When someone tells you they’re making a movie out of the classic ’70s arcade game Asteroids, your reaction is probably similar to when you first heard Peter Berg was adapting Battleship into a movie. You cock your head like a confused dog, pause for a moment to collect the various thoughts swirling around in your head, and ask, “Huh?”
Like Battleship, there is no inherent narrative in the game, no characters, no nothing. You’re a triangle shooting periods at big empty shapes, and that’s it. From a filmmaker’s perspective it could be kind of exciting. What you have in front of you is a mostly blank canvas. You have spaceships and asteroids; make a movie out of it. There have been a number of writers attached to Asteroids at various times, including David S. Goyer (Man of Steel) and Jez Butterworth (Fair Game).
Given that Roland Emmerich, a man who has destroyed the world numerous times in movies like 2012 and Independence Day, is rumored to direct, you might expect a large-scale catastrophe. Producer Lorenzo di Bonaventura, however, indicates that’s not the case. He says it’s more of a space opera than a disaster movie.
Talking to Screen Rant, he said:
It’s not a disaster movie, yeah, if we’re successful at getting it made. It’s much more of a space opera. It’s like a great sci-fi movie if we get it done right. It is not at all what people think it is. People think, ‘Oh, the asteroid’s gonna hit the earth,’ and I have no interest in doing that. That’s been done exceedingly well before. No, this takes place in an asteroid belt, the whole movie.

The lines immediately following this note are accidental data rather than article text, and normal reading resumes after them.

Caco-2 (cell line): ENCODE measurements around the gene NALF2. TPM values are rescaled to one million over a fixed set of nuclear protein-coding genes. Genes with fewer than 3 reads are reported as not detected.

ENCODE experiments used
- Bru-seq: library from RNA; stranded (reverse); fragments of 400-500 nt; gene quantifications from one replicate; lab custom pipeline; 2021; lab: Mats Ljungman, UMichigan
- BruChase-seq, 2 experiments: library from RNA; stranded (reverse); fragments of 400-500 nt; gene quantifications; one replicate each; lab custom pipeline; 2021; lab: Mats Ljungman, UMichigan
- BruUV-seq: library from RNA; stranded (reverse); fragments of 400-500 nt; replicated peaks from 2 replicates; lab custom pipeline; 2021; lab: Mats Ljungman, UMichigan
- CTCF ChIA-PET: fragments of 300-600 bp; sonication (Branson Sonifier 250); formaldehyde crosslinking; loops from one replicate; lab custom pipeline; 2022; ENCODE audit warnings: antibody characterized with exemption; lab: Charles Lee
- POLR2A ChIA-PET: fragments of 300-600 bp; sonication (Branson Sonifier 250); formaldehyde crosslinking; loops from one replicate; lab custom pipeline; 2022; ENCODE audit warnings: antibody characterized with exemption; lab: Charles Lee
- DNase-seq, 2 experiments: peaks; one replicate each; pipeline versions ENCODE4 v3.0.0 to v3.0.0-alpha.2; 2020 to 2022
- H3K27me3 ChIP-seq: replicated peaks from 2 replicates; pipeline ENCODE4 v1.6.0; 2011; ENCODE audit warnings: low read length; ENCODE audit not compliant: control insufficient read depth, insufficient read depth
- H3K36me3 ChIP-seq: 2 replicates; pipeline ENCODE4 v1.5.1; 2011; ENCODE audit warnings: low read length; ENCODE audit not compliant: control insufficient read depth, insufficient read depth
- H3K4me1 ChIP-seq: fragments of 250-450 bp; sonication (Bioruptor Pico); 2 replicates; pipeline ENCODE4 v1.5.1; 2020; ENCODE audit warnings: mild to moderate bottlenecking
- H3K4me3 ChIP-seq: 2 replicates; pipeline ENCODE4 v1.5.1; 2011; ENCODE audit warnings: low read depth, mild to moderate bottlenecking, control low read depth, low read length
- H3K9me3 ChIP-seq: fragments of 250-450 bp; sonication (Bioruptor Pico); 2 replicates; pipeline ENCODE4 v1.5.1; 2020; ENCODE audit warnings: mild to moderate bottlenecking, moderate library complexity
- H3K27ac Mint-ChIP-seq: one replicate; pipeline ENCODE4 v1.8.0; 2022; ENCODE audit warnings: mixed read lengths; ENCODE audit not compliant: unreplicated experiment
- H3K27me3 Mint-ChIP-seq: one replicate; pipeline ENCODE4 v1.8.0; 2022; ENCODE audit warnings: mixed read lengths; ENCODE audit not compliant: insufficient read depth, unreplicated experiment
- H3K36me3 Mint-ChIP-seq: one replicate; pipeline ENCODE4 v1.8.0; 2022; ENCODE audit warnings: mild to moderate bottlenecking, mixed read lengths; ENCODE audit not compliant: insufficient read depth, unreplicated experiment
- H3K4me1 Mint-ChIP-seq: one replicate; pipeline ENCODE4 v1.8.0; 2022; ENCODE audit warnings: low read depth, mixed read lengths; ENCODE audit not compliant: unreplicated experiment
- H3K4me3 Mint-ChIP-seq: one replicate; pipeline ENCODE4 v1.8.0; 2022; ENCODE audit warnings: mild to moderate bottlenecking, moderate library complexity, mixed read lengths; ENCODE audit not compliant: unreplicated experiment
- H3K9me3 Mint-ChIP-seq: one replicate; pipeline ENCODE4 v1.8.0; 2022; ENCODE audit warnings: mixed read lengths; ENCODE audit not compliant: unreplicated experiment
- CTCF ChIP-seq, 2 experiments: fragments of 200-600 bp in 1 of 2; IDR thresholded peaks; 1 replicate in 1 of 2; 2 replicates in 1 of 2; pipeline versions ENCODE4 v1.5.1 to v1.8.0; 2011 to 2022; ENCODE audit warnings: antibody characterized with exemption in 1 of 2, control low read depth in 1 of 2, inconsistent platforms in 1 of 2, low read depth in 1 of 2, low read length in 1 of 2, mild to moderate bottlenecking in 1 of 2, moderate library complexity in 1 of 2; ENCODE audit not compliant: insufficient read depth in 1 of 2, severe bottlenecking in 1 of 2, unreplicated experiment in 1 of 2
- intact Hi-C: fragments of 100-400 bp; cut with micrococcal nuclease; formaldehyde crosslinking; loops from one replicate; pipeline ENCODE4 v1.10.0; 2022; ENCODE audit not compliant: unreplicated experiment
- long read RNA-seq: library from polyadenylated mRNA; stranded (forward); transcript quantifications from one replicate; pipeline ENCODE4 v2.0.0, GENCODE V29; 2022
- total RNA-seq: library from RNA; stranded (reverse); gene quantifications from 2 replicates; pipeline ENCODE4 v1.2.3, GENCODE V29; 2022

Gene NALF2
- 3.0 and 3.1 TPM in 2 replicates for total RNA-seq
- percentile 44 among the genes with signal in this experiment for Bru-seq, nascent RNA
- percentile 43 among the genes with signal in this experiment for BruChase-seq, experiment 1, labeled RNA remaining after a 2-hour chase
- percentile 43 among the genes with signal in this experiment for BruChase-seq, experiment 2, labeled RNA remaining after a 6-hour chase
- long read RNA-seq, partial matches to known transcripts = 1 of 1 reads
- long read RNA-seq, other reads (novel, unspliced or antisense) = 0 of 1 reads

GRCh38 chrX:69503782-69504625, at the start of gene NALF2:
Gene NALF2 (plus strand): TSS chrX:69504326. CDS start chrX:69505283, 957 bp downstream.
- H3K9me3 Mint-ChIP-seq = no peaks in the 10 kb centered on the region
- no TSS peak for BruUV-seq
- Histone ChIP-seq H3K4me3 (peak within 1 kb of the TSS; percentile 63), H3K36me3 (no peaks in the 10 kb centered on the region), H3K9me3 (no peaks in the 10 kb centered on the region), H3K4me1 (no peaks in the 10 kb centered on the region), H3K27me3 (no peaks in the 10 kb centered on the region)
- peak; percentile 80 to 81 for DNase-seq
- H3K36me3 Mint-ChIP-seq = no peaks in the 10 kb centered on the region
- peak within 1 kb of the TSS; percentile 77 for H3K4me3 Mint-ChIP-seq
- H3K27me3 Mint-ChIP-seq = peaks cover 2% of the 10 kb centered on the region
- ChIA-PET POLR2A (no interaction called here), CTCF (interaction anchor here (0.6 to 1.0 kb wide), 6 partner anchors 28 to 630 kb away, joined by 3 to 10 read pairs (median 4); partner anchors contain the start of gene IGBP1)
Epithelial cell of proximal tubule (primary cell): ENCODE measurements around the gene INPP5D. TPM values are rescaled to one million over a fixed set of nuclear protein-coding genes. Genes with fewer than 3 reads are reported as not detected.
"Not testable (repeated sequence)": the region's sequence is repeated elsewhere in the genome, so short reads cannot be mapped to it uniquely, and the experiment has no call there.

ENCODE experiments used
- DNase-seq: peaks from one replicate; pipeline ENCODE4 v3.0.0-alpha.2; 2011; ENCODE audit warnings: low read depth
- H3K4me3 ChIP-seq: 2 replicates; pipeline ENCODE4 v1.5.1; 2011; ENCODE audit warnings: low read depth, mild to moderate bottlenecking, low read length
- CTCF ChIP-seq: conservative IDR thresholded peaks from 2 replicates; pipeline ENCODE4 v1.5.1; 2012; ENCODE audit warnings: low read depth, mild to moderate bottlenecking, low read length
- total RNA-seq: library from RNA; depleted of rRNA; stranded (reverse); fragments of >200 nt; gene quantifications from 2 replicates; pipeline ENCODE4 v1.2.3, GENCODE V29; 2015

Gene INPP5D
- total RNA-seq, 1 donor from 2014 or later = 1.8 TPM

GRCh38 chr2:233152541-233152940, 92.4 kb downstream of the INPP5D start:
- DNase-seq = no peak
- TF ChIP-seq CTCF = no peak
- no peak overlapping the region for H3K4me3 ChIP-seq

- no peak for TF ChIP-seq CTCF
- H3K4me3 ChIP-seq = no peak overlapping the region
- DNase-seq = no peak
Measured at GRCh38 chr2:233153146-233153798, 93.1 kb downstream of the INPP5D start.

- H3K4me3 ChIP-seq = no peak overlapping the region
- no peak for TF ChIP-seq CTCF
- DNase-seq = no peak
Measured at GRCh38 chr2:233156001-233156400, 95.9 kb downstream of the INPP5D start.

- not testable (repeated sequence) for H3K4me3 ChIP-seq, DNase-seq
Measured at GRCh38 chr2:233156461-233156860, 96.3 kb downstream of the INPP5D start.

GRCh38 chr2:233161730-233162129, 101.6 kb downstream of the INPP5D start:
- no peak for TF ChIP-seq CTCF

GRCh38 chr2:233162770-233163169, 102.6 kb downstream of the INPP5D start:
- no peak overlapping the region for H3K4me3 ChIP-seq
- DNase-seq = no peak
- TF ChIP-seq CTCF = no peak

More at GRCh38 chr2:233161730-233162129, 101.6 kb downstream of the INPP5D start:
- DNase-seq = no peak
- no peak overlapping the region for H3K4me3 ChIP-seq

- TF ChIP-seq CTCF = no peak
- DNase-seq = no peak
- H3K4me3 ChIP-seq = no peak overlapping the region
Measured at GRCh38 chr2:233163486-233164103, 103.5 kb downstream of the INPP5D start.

Back in 2009, di Bonaventura said that the story is about two brothers “who have to go through a seminal experience to figure out their relationship, against this huge backdrop.” The idea of a story that actually takes place in space sounds way better than the Armageddon knock-off many of us imagined. Maybe the brothers are badass pilots who fly around blasting asteroids all day. That could be cool. Still, it’s really, really difficult to imagine Asteroids turning out to be anything more than a dog. Hopefully we’ll be proven wrong if this ever happens, but until then, skepticism is the word of the day.